Trades

Phillies deal Carlos Santana, J.P. Crawford to Seattle in exchange for Jean Segura and two relievers



Segura, a 2x MLB All-Star, immediately upgrades the Phillies at the shortstop position. (Photo: Steven Paluch)

The Philadelphia Phillies have finally made their first major move of the off-season, acquiring shortstop Jean Segura and relievers Juan Nicasio and James Pazos from the Seattle Mariners.

In exchange the Phillies have dealt first baseman Carlos Santana and shortstop J.P. Crawford to Seattle. The New York Post‘s Joel Sherman has confirmed there was no exchange of money between the two teams.

Segura is coming off his second All-Star season, one in which he slashed .304/.341/.415 with 10 home runs and 63 RBI. Segura also stole 20 bases and logged 178 hits, producing a 4.3 bWAR mark.

Over the course of seven seasons in Major League Baseball, Segura has 64 home runs, 316 RBI, and has produced a batting average of .287 with an 18.1 bWAR mark.

Consistency is one word that comes to mind when talking about Segura. The 28-year-old has hit right around a dozen home runs and batted above .300 in each of the last three seasons.

As Matt Breen at Philly.com noted, Segura had the fifth-best contact rate in MLB during the 2018 season. Corey Seidman of NBC Sports Philadelphia added that over the last three seasons, Segura has produced 100 opposite-field hits, sixth-most in the league in that time. Segura adds an experienced, versatile bat to the Phillies lineup.

Segura also brings that experience to the shortstop position, having played a total of 6,598 innings there during his career. In addition, Segura played 1,172 innings at second base as the Arizona Diamondbacks starter there during the 2016 season. This could give the Phillies some flexibility if they still go after Manny Machado, who is said to want to play shortstop.

Segura signed a five-year, $70 million extension with the Mariners which runs through the 2022 season and which includes a $17 million option for a sixth year in 2023 with a $1 million buyout. Segura also has a no-trade clause, which he waived in order for the deal to be completed. FOX’s Ken Rosenthal reported that he received $1 million as a bonus to waive the clause, which is expected to be paid by the Mariners.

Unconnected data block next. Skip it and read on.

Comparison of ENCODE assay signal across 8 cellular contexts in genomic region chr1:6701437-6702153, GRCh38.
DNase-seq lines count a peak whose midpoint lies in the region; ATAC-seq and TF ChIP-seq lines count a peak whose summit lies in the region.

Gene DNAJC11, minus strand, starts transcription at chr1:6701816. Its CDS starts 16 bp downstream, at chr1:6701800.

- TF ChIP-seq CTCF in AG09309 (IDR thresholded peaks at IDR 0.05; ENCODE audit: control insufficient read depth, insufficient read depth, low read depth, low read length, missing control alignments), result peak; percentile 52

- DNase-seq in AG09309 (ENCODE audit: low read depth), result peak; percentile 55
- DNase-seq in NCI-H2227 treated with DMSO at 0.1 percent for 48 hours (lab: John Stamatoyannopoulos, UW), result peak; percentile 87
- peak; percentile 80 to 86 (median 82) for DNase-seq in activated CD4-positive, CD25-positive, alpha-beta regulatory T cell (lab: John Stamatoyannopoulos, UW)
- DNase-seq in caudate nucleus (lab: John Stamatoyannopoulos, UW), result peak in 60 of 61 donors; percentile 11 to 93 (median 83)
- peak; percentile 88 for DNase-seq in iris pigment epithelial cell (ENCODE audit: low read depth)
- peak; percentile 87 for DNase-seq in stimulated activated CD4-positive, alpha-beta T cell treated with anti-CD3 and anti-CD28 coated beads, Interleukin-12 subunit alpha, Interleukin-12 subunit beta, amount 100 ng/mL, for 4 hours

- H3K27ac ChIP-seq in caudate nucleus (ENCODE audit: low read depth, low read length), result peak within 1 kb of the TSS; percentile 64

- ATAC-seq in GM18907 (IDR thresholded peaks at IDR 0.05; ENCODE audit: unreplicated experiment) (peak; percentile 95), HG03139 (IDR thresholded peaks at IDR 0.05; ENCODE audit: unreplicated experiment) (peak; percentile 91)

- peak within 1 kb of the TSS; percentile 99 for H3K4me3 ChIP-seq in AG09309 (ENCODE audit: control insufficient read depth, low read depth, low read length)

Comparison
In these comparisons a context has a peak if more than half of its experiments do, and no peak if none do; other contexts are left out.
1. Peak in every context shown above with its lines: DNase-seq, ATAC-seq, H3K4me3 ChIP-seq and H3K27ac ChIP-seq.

TWO RELIEVERS ALSO COME TO PHILLIES

Nicasio, 32, has been Phillies property previously, albeit briefly. He pitched in two games in 2017 after being acquired off waivers from the Pittsburgh Pirates. The Phillies then shipped Nicasio to the St. Louis Cardinals just days later for prospect Eliezer Alvarez.

During that 2017 season, Nicasio had a 2.61 ERA, six saves, and a 9.0 SO/9, which helped him land a two-year, $18 million deal from the Mariners.

Nicasio had a rough year in this past 2018 season. He went 1-6 with an unsightly 6.00 ERA over 42.0 innings, although his K/9 rate did jump up to an 11.4 mark. Nicasio figures to stay put this time around, at least for the one year ($9.25 million) left on his contract. If he is able to rebound he would provide another solid veteran option in Gabe Kapler‘s bullpen.

The 27-year-old Pazos is coming off an excellent season in which he went 4-1 with a 2.88 ERA, 3.60 FIP, and a 1.240 WHIP in 50.0 innings. Pazos is still pre-arbitration eligible, and the earliest he could hit free agency would be 2023. Being left-handed, Pazos will bring some balance to a right-handed heavy bullpen.

GOODBYE TO SANTANA AND CRAWFORD

Santana’s time with the Phillies will officially come to an end after a single polarizing season. Signed to a three-year, $60 million dollar deal last off-season, Santana slashed a disappointing .229/.352/.414 with 24 home runs and 86 RBI and a 1.7 bWAR mark.

Santana did walk 110 times, but that rarely helped from the middle of the lineup, where the Phillies needed more hits and runs produced. Santana also struggled defensively at first base, where his 10 errors led the National League. Given time at third base as the season wound to a disappointing close, it was expected that he might see more time there had he remained with the Phillies next season.

Santana is still owed around $41.2 million over the last two years of his contract, which also has a $17.5 million option for a fourth year with a $500k buyout.

Crawford, drafted 13th overall in the 2013 MLB Amateur Draft, was never able to approach his potential while with the Phillies. Highly-touted early in his minor league career, he was ranked among the game’s top prospects and was considered the Phillies very top prospect for a few years.

Crawford produced strong numbers that were steadily improving each year early in his career, leading to that high ranking. He fell off in 2016 and never quite got get back on track. During his first full season in the majors, Crawford was hurt by injuries. When healthy he was underwhelming, slashing just .214/.319/.393 with three home runs and a dozen RBI in 49 games.